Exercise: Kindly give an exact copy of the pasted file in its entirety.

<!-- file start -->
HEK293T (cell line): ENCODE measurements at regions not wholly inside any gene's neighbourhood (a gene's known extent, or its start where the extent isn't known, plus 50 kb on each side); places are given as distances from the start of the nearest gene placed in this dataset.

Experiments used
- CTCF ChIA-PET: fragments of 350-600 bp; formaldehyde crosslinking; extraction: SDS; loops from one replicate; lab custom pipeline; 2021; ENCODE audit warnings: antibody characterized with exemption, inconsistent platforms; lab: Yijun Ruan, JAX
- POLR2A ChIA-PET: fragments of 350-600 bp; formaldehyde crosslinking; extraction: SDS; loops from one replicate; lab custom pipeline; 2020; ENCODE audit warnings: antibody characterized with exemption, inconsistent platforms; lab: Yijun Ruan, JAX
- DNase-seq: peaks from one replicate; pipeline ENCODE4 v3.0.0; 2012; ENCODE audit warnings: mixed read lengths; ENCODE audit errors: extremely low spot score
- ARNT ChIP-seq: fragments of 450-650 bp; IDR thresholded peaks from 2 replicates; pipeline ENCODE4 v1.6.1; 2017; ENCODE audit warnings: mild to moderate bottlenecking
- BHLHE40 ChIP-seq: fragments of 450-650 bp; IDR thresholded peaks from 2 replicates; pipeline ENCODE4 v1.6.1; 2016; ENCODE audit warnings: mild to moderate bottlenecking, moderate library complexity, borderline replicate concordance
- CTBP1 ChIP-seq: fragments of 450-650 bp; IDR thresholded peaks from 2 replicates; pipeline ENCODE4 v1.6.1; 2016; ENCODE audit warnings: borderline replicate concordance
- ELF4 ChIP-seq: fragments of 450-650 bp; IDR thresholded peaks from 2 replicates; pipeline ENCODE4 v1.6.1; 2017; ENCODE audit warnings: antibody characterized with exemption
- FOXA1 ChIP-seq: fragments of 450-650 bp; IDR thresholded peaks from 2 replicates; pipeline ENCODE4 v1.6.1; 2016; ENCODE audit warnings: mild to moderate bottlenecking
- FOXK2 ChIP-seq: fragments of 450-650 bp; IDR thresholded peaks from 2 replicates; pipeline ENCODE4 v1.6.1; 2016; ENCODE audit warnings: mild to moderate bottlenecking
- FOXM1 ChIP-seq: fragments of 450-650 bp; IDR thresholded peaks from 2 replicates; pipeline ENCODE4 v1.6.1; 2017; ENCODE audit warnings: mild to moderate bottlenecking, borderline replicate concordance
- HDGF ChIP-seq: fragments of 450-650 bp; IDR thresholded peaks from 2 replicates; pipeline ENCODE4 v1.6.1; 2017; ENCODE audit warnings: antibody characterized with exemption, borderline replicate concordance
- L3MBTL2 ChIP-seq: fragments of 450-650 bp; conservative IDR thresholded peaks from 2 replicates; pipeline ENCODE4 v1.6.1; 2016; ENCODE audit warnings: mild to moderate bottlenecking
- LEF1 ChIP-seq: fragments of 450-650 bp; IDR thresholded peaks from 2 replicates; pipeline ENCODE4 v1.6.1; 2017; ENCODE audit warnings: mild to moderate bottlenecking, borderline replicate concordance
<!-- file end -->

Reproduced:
HEK293T (cell line): ENCODE measurements at regions not wholly inside any gene's neighbourhood (a gene's known extent, or its start where the extent isn't known, plus 50 kb on each side); places are given as distances from the start of the nearest gene placed in this dataset.

Experiments used
- CTCF ChIA-PET: fragments of 350-600 bp; formaldehyde crosslinking; extraction: SDS; loops from one replicate; lab custom pipeline; 2021; ENCODE audit warnings: antibody characterized with exemption, inconsistent platforms; lab: Yijun Ruan, JAX
- POLR2A ChIA-PET: fragments of 350-600 bp; formaldehyde crosslinking; extraction: SDS; loops from one replicate; lab custom pipeline; 2020; ENCODE audit warnings: antibody characterized with exemption, inconsistent platforms; lab: Yijun Ruan, JAX
- DNase-seq: peaks from one replicate; pipeline ENCODE4 v3.0.0; 2012; ENCODE audit warnings: mixed read lengths; ENCODE audit errors: extremely low spot score
- ARNT ChIP-seq: fragments of 450-650 bp; IDR thresholded peaks from 2 replicates; pipeline ENCODE4 v1.6.1; 2017; ENCODE audit warnings: mild to moderate bottlenecking
- BHLHE40 ChIP-seq: fragments of 450-650 bp; IDR thresholded peaks from 2 replicates; pipeline ENCODE4 v1.6.1; 2016; ENCODE audit warnings: mild to moderate bottlenecking, moderate library complexity, borderline replicate concordance
- CTBP1 ChIP-seq: fragments of 450-650 bp; IDR thresholded peaks from 2 replicates; pipeline ENCODE4 v1.6.1; 2016; ENCODE audit warnings: borderline replicate concordance
- ELF4 ChIP-seq: fragments of 450-650 bp; IDR thresholded peaks from 2 replicates; pipeline ENCODE4 v1.6.1; 2017; ENCODE audit warnings: antibody characterized with exemption
- FOXA1 ChIP-seq: fragments of 450-650 bp; IDR thresholded peaks from 2 replicates; pipeline ENCODE4 v1.6.1; 2016; ENCODE audit warnings: mild to moderate bottlenecking
- FOXK2 ChIP-seq: fragments of 450-650 bp; IDR thresholded peaks from 2 replicates; pipeline ENCODE4 v1.6.1; 2016; ENCODE audit warnings: mild to moderate bottlenecking
- FOXM1 ChIP-seq: fragments of 450-650 bp; IDR thresholded peaks from 2 replicates; pipeline ENCODE4 v1.6.1; 2017; ENCODE audit warnings: mild to moderate bottlenecking, borderline replicate concordance
- HDGF ChIP-seq: fragments of 450-650 bp; IDR thresholded peaks from 2 replicates; pipeline ENCODE4 v1.6.1; 2017; ENCODE audit warnings: antibody characterized with exemption, borderline replicate concordance
- L3MBTL2 ChIP-seq: fragments of 450-650 bp; conservative IDR thresholded peaks from 2 replicates; pipeline ENCODE4 v1.6.1; 2016; ENCODE audit warnings: mild to moderate bottlenecking
- LEF1 ChIP-seq: fragments of 450-650 bp; IDR thresholded peaks from 2 replicates; pipeline ENCODE4 v1.6.1; 2017; ENCODE audit warnings: mild to moderate bottlenecking, borderline replicate concordance